The IT Guy Becomes a Player


Back in the days of mainframes, the ubiquitous “IT Guy” was responsible for planning, building and maintaining in-house infrastructure, as well as developing custom solutions to automate back-office functions. And while the role evolved some over the years, the first truly tectonic shift occurred when cloud computing emerged, combined with aftershocks in the form of mobile, social and Big Data. As technology became commoditized and consumerized, some analysts suggested in-house IT would become obsolete.

In reality, the role of the IT Guy is evolving into one of greater value and significance.

Recently, IDC and Forrester Research, two of the largest technology industry research firms, released predictions that IT is poised to take the lead as companies move toward their digital futures. The reason: While many companies outsourced their initial forays into cloud and mobile applications, they can’t continue to depend on external consultancies for much longer. Digital transformation is so critical to the future of businesses, the analysts say, that relying on external parties to provide solutions will be too dangerous. In-house IT will, of necessity then, become the core driver of “how business does business.”

Taking on a more important role

Even in today’s quick moving environments, the role of the IT department has increased in value across the enterprise, as it works with various internal teams and links its goals to the wider objectives of the business. A recent survey by Forrester asked company executives to name the most important senior leader in driving or supporting business transformation and innovation, and one of the top answers was the CIO – ahead even of the CEO.

As the master of all things digital, talented CIOs are perfectly positioned to take the lead on leveraging new tech elements to help shape a business’ overall strategy – and use high-performance networks to effectively pursue it.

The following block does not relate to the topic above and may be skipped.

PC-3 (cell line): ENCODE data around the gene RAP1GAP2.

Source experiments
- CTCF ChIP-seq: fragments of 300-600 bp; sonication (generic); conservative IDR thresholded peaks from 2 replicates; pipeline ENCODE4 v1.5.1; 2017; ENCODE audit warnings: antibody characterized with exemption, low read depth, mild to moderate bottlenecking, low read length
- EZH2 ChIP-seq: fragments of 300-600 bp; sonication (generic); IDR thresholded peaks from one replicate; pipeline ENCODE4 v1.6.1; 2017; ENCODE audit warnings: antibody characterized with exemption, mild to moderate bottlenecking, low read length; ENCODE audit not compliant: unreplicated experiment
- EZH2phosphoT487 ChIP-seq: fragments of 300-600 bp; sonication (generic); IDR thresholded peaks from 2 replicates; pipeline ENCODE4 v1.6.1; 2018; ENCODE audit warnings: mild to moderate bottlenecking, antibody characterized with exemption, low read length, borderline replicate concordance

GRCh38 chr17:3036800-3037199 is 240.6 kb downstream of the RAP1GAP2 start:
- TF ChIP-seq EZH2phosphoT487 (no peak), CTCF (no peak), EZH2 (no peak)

This new, more challenging—but much more valuable—vision of the IT Guy’s role as an innovator and strategist also seems to be widely accepted, according to a survey by Gartner Research.

The CIO as chief innovator is trending up: The Gartner survey says more CIOs are adding value to their roles by leading boardroom discussions about using cloud, mobile, analytics and social technologies to drive new product development, online marketing and other customer-facing initiatives. The research firm concludes that the perception of the CIO has evolved from an IT service provider to an enabler of digital products that support business.

And that’s only the beginning. The next great leap for businesses will be the Internet of Things (IoT), and CIOs will have the opportunity to lead by solving the challenges that will come with IoT integration.

Three types of CIOs

“IoT requires the creation of a software platform that integrates the company’s IoT ecosystem with its products and services,” says Peter Sondergaard, senior vice president, Gartner Research, adding that CIOs will be the “builders” of the new digital platforms and high-performance networks that IoT projects will require. However, while the change of role might be adventurous for some, not every CIO wants to embrace the change from being operational to innovative, according to an IDC study, “The Changing Role of IT Leadership: CIO Perspectives for 2016.”

The study outlines three types of CIOs: operational (keeping the lights on and costs down); business services manager (providing an agile portfolio of business services); and chief innovation officer (business innovator).

Business innovator is the role CIOs must play in order to have a meaningful future, says Michael Jennett, vice president for enterprise mobile strategy at IDC.

“For these executives to stay relevant, they must shift their focus to transformation and innovation,” he adds. “CIOs who stay operational will find themselves further marginalized over the next three years.”

The big question for many businesses, then, is will the IT Guy be prepared to incorporate an understanding of the company’s mission and develop value-added strategies to generate, as Jennet says, “revenue out of what you do.”

Interestingly, the IDC study found that while more than 40 percent of line-of-business executives view the CIO as an innovator, only 25 percent of CIOs describe their own role that way, with more than 40 percent viewing themselves as primarily operational, and 34 percent as business service managers.

However, with global digital commerce revenue at over $1 trillion annually, CEOs see digital as fuel for growth, and expectations for IT departments are running high. To succeed in this environment, and bring value, the IT Guy needs to rise to the occasion and take on responsibility for digital innovation, as well as maintaining the infrastructure.


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